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Addiction Treatment and the Recovery Process
By Matt Gonzales, writer and researcher for DrugRehab.com
Drug addiction is a chronic disease that affects your physical and mental health, job status and relationships. Once you’re hooked on a drug, your whole life revolves around it. Substance use disorders are common in the United States. Heroin use in particular has skyrocketed in recent years. From 2002 to 2013, heroin-related overdose deaths nearly quadrupled, per the Centers for Disease Control and Prevention.
Additionally, the National Institute on Alcohol Abuse and Alcoholism reported that in 2014 more than 16 million adults and nearly 680,000 children aged 12–17 in the United States had an alcohol use disorder. Addiction is a serious illness, but you can overcome it with the right combination of dedication and treatment.
Treatment for Substance Use Disorders
Individuals with a substance use disorder should seek immediate treatment. The purpose of treatment is not only to help patients purge a drug from their system, but also to change how they perceive drugs and to help them become productive members of society.
Effective Treatment Options
The most effective treatment programs provide comprehensive services. The Recovery Village at Palmer Lake, for example, assists patients through psychiatric evaluations, individual and group therapy, 12-step meetings, psychoeducational groups, family therapy and medications. Treatment also covers co-occurring mental disorders, including post-traumatic stress disorder, which afflicted nearly 8 million adults in 2014.
Bypassing rehab or coping with withdrawal symptoms alone can worsen problems.
Withdrawal symptoms include:
Medical professionals are trained to aid these problems and a host of other issues. Treatment occurs in stages, beginning with detoxification, the process of ridding the substance from your system. After detox, the patient enters inpatient or outpatient care. Outpatient care allows individuals to get help without living at a residential treatment facility.
Outpatient facilities provide several therapy sessions a week, which may include:
- Cognitive behavioral therapy
- Multidimensional family therapy
- Motivational interviewing
- Motivational incentives
Inpatient care is reserved for those with more severe problems. Many facilities offer 24-hour medical attention in a structured, safe environment.
Inpatient facilities provide:
- Therapeutic communities
- Short-term residential treatment
- Recovery housing
For the greatest chance of success, it’s important to choose a treatment program that best fits your individual needs.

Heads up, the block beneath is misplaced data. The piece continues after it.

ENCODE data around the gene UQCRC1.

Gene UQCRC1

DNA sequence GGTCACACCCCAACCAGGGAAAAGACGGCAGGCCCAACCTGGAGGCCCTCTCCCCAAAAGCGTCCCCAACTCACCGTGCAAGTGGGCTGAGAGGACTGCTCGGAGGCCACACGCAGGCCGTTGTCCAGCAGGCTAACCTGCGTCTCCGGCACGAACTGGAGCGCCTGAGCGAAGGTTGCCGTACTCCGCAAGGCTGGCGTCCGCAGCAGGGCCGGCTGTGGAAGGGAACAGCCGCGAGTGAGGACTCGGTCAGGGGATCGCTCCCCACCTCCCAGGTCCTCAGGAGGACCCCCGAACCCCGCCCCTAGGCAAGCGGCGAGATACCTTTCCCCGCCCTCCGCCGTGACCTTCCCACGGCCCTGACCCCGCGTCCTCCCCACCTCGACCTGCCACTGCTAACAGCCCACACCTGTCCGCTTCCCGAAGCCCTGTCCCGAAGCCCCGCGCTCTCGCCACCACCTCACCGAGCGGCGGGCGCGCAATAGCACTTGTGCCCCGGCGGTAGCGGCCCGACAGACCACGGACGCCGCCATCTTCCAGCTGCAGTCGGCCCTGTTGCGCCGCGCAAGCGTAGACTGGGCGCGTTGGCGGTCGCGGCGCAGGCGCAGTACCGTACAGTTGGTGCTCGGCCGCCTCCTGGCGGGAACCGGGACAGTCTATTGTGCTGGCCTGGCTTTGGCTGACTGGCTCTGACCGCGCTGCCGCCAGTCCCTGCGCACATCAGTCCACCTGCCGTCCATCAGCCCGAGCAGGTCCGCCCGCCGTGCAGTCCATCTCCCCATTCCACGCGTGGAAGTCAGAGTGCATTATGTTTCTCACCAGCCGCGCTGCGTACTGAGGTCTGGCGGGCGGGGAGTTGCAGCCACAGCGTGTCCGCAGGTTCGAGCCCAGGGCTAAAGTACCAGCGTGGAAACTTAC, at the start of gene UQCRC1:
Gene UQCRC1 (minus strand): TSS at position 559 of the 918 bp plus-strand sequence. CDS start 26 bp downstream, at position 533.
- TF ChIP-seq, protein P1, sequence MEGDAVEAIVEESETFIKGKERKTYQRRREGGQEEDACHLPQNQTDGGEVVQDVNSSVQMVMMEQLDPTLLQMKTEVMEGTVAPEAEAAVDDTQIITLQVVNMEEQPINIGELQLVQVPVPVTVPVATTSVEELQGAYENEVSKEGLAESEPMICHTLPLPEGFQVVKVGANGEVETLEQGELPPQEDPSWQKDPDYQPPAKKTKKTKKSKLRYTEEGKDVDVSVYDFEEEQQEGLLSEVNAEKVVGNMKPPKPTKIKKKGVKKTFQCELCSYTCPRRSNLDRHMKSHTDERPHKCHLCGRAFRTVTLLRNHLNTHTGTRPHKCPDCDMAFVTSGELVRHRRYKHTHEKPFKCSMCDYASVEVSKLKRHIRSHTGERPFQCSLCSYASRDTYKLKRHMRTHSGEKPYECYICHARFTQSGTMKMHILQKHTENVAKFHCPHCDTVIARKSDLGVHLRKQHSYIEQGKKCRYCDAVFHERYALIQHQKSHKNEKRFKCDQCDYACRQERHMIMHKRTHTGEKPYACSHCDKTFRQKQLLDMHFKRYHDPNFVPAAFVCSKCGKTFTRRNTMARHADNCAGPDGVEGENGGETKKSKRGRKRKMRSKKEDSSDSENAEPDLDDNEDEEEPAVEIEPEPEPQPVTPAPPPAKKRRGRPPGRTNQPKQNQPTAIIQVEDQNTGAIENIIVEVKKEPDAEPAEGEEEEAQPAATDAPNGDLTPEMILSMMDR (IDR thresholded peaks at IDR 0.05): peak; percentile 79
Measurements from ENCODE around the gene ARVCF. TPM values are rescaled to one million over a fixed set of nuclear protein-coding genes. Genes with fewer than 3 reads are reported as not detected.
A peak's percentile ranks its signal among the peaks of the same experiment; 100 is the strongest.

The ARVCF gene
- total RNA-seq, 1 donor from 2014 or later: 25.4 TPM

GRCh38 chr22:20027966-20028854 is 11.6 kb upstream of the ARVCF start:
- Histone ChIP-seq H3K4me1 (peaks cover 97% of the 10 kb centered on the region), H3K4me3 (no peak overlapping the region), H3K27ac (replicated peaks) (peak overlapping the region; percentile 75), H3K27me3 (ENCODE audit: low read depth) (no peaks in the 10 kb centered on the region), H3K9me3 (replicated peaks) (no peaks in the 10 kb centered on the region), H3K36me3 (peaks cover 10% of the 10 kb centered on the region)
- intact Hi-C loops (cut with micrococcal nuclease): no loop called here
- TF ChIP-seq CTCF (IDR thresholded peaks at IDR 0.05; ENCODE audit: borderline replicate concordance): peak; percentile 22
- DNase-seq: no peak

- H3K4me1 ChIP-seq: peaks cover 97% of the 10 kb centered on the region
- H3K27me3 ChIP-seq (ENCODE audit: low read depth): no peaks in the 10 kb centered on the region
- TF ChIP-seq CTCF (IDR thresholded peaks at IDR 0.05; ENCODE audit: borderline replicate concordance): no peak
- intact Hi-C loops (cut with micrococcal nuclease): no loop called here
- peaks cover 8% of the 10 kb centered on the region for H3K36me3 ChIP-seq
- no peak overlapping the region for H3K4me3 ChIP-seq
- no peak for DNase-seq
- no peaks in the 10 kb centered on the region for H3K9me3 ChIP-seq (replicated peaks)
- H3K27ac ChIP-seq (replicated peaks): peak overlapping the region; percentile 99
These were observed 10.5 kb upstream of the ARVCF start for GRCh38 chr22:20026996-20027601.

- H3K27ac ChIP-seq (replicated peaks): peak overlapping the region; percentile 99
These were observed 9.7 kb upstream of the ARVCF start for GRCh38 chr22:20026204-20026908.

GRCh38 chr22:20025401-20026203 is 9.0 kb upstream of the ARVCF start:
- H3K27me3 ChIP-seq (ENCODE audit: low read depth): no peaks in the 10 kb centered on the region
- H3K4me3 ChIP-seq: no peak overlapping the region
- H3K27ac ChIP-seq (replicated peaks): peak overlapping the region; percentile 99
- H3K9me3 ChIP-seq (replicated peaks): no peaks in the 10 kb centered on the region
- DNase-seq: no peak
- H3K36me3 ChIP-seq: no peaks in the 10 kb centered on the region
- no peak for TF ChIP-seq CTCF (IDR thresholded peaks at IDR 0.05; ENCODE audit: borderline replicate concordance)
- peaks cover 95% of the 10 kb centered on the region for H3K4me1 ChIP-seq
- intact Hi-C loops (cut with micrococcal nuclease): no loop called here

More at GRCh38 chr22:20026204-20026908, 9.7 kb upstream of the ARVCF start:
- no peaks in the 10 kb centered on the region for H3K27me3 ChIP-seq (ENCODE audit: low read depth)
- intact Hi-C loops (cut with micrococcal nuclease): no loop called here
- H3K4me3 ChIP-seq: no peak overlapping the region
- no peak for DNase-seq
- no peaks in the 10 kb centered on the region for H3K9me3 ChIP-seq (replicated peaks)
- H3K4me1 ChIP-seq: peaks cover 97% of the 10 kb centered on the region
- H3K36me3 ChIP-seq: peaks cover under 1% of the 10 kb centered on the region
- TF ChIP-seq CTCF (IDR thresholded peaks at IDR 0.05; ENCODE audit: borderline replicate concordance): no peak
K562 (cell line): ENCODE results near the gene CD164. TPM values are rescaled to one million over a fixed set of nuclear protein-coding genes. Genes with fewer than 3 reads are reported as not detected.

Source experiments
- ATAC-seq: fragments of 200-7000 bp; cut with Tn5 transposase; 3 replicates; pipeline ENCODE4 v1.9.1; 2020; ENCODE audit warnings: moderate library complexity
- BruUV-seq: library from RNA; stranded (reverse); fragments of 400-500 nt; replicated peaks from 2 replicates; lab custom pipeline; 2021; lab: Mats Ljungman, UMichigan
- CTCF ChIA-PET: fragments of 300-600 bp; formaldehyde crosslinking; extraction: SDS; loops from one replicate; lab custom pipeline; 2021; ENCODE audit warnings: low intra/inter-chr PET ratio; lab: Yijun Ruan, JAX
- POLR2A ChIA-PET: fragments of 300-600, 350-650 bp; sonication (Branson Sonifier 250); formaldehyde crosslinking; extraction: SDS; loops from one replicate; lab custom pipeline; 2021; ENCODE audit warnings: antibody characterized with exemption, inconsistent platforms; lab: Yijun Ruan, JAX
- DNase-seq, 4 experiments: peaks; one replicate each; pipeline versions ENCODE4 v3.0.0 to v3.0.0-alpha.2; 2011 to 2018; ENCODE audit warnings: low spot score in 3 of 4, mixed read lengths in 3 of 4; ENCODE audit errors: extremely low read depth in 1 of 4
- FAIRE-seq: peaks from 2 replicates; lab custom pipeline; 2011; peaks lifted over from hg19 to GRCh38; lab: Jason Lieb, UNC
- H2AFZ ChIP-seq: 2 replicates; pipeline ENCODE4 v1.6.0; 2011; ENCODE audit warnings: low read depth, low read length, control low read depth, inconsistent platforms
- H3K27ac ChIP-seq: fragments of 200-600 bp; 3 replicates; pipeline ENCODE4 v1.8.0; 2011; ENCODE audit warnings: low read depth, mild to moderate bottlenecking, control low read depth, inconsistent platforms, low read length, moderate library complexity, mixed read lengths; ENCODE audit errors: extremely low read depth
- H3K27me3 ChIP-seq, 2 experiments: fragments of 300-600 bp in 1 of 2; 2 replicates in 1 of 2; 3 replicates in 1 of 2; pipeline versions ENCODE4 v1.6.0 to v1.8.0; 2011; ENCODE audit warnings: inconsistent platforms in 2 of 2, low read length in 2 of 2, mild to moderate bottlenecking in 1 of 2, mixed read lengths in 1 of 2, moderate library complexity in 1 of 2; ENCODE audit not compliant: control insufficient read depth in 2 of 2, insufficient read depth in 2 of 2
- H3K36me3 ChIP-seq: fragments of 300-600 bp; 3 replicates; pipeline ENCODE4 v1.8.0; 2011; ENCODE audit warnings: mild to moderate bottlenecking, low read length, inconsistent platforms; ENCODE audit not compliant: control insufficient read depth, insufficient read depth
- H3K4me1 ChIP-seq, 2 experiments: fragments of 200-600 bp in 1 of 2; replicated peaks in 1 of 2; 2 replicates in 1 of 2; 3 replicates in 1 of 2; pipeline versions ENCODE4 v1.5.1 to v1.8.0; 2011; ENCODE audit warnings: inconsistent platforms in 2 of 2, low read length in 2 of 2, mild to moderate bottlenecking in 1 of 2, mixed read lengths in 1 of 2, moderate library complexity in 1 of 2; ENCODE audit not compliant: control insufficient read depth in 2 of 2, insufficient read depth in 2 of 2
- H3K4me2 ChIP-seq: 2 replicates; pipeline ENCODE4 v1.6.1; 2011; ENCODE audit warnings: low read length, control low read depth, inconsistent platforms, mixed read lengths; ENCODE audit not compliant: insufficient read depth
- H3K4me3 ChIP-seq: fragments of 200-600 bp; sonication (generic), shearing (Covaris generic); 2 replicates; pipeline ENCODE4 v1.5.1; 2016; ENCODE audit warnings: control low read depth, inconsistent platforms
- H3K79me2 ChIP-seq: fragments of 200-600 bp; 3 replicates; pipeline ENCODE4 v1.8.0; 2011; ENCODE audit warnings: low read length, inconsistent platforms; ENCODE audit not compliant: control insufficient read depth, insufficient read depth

Treating Addiction with Medication and Behavioral Therapy
Research indicates that effective treatment combines medication with behavioral therapy, according to the National Institute on Drug Abuse (NIDA). Behavioral therapy changes a person’s attitudes, views and behaviors toward a substance. This self-exploration process helps individuals handle stressful situations, learn healthy life skills and manage relapse triggers. Treatment facilities use medications to reduce withdrawal symptoms, treat co-occurring disorders and help prevent relapse.
Medications for opioid addiction include:
Medications for alcohol and other drug addictions include:
Counseling and moral support also are important during this stage of recovery.
Recovery After Addiction Treatment
Recovery isn’t easy. In fact, 40 to 60 percent of patients relapse after treatment, per NIDA. Most people relapse during the first few months of recovery.
Upon returning home from a treatment facility, many people are surrounded by addiction triggers that can lead to relapse. This is why it is important to continue seeking support once treatment ends.
People in recovery can take a variety of precautions against relapse, including joining a 12-step program. A 12-step program abides by a set of guided, spiritual principles to help people maintain sobriety. Alcoholics Anonymous, the first 12-step program, was developed in 1939. Since then, dozens of programs have taken root, helping individuals overcome their addictions.
SMART Recovery, a self-empowering support group, is another option. It subscribes to a four-point program that shows participants how to:
- Build and maintain motivation
- Cope with urges
- Manage thoughts, feelings and behaviors
- Live a healthy, balanced life
Peer support groups allow people to share their stories with others in similar situations. During a meeting, you can learn recovery strategies and establish relationships with others. For many, support groups are a valuable resource during recovery.
Individual or group counseling can help a person in recovery maintain sobriety. It can help you learn recovery skills, adhere to a recovery plan and evaluate the social, familial and professional benefits of living a drug-free life.
Author Bio: Matt Gonzales is a writer and researcher for DrugRehab.com. He boasts several years of experience writing for a daily publication, multiple weekly journals, a quarterly magazine and various online platforms. He has a bachelor’s degree in communication, with a Journalism concentration, from East Carolina University.
Centers for Disease Control and Prevention (2015) Today’s Heroin Epidemic.
National Institute on Alcohol Abuse and Alcoholism (2016) Alcohol Facts and Statistics
National Institute on Drug Abuse (2016) DrugFacts: Treatment Approaches for Drug Addiction
National Institute on Drug Abuse (2014) Treatment and Recovery
Substance Abuse & Mental Health Services Administration (2016) Co-occurring Disorders